The field of microfluidics is uniquely poised to make a broad impact in biomedical sciences through the miniaturization and mass parallelization of biological experimentation. For example, future advances in microfluidics could revolutionize disease diagnosis, drug discovery, and pathogen detection. For these impacts to be realized we need individuals conversant in engineering, chemistry, biology, and medical sciences. Currently however, such cross-trained people are in short supply. To address this shortage, we propose a five-year program to train the next generation of biomedical microfluidics experts. This program combines the expertise of faculty from engineering, chemistry, physics, and the medical school plus the world-class Solid State Electronics Laboratory (SSEL) for state-of-the-art micro- and nanofabrication. The premise of the program is that students should have significant training in both the methods of microfluidics and in the biomedical applications of this technology. Such training enhances the communication between disciplines, identification of solvable biomedical and clinical problems, and selection of appropriate tools to solve these problems. The training of the students in this program will involve a combination of course work, seminar series, hands-on workshop, annual symposium, journal club, and cross-disciplinary lab rotation or collaboration. All of these activities are beyond the requirements of the trainee's home department. The core course for this program "Microfluidic Science and Engineering" has been taught for several years with success. The seminar and workshop were originally developed by graduate students independent of the training program showing the enthusiasm of the graduate students for this topic. We feel that this combination of practical teaching, cross- disciplinary exposure, and intensive microfluidic study will produce students well positioned to answer the growing need for highly educated and trained microfluidics experts.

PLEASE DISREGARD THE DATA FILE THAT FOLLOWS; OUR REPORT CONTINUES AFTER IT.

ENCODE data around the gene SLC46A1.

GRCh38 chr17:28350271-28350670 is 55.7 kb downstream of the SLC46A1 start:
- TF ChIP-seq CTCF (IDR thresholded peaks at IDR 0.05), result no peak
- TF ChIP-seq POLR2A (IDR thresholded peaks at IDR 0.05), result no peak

This application seeks to train scientists and engineers to utilize microfluidic technology for application to biomedical science. Microfluidics enables control of fluids at micron dimensions. The technology has potential for improving healthcare through many application areas including diagnostics, enabling new research, and drug discovery.
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